Can we really keep faith and work separate?
It’s a question any person of faith has to deal with.
I had to face just this question with a recent patient. Like a lot of patients who show up in the emergency room for psychiatric assessment, what she was experiencing was more emotional distress than definite mental disorder. That meant she would need support and care, but not directly from our psychiatric team. Instead, we would be referring this patient on to social and other relevant services. So far, so normal.
What stood out, however, was a recurring theme throughout the assessment. It showed up in statements that popped up every now and then:
“I was in the prayer meeting when…”
“My friends from church have been very supportive…”
“I’ve been trying to pray but it’s been so hard…”
Evidently, she was Christian.
And not just in the sense of something to tick on a form, but of a lived faith. It was part of who she was, part of how she would find healing.
At the end of the assessment, after we’d discussed available options for support and drafted a basic plan, I said to her, “I’ll keep you in my prayers.” Through new tears, she said, “Thank you—that means so very much.”
In a time of distress, I’d acknowledged something that meant a lot to her, instead of ignoring it. That, in turn, had evoked a response.
The pro-personal divide
We’re well past when being professional was equated with being impersonal; when work and home were meant to be kept separate, never the twain to meet. The coronavirus pandemic has accelerated that even more, and it’s not out of the ordinary to see children and pets appear in the background during video calls.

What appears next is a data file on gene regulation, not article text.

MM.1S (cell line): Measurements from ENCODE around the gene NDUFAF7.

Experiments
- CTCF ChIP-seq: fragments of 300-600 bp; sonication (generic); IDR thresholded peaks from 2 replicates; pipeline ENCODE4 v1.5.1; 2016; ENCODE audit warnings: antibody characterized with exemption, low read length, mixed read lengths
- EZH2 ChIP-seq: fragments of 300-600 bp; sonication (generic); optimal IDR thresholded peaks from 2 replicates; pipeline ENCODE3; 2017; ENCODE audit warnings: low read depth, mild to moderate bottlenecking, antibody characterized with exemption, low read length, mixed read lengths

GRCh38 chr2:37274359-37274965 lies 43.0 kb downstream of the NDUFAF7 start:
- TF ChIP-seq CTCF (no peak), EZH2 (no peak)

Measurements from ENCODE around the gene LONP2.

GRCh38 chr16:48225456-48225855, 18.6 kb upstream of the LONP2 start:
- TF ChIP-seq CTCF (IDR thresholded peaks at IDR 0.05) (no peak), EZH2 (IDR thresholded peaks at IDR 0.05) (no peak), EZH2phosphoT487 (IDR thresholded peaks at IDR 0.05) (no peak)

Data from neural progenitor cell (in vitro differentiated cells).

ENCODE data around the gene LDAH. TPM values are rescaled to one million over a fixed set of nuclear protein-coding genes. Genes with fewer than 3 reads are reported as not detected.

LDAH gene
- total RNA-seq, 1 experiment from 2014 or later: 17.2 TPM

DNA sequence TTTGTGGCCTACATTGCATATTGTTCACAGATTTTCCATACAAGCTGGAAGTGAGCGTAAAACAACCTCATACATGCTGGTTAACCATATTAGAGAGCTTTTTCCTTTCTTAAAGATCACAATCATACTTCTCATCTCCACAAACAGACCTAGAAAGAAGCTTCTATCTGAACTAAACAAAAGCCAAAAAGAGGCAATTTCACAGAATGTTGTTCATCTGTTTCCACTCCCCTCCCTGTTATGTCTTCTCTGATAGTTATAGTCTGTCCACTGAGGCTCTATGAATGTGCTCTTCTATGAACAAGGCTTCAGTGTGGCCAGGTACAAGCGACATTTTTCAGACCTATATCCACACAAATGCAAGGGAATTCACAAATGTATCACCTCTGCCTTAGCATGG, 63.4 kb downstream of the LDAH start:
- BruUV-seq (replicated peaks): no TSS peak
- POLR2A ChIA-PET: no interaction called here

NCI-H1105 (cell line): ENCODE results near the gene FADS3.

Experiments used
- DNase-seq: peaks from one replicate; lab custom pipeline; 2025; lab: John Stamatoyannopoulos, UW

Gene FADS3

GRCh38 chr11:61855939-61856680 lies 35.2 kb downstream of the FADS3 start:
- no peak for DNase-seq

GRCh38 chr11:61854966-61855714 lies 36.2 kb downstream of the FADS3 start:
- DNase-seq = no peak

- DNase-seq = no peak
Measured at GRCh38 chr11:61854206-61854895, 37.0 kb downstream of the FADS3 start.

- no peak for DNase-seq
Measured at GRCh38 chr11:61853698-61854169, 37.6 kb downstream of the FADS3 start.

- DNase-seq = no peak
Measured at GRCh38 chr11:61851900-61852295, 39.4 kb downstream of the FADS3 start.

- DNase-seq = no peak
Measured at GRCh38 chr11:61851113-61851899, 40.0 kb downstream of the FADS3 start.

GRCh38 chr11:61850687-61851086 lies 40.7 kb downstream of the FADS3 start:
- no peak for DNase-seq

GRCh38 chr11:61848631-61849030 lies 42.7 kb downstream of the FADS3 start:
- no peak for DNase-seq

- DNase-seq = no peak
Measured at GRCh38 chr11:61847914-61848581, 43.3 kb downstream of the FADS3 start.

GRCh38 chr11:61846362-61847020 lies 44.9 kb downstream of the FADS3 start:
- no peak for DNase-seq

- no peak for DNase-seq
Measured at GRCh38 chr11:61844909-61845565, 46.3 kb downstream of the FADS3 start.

But for doctors, the old rules still seem to largely apply. And understandably so. Ours is a profession wherein life and death may hang in the balance, and even when they don’t, we are often dealing with people in times of vulnerability. And so we were taught to keep our personal lives and biases and beliefs at home, to keep elements like faith separate from work. Our job was to be objective observers, not subjective intruders. The last thing anyone needs in such times is any suggestion of impropriety on the part of the professional they’re opening up to. People don’t come to hospital to be preached at.
And yet, they do come hoping to meet a real person. We are human, after all, and expect our professionals to be no less. People generally like their doctors warm, not cool. They want them to show feeling, to respond with empathy, to be sensitive and kind. The “technical” name for this is bedside manner, and any doctor learns very quickly that it’s just as critical to what most people understand by a “good doctor” as professional competence.
The doctors I myself have most admired, from medical school right up until now, were those who were truly human with their patients—and they both connected better with and were more respected by patients and other professionals alike.
So we have ourselves a conflict: as doctors we’re expected to be objective and not let personal elements intrude on practice, and yet, the very nature of the work requires us to be personal with those who come to us. And nowhere more so than in mental healthcare, where we get into that most intimate of zones, the mind.
How, then, to resolve this conflict?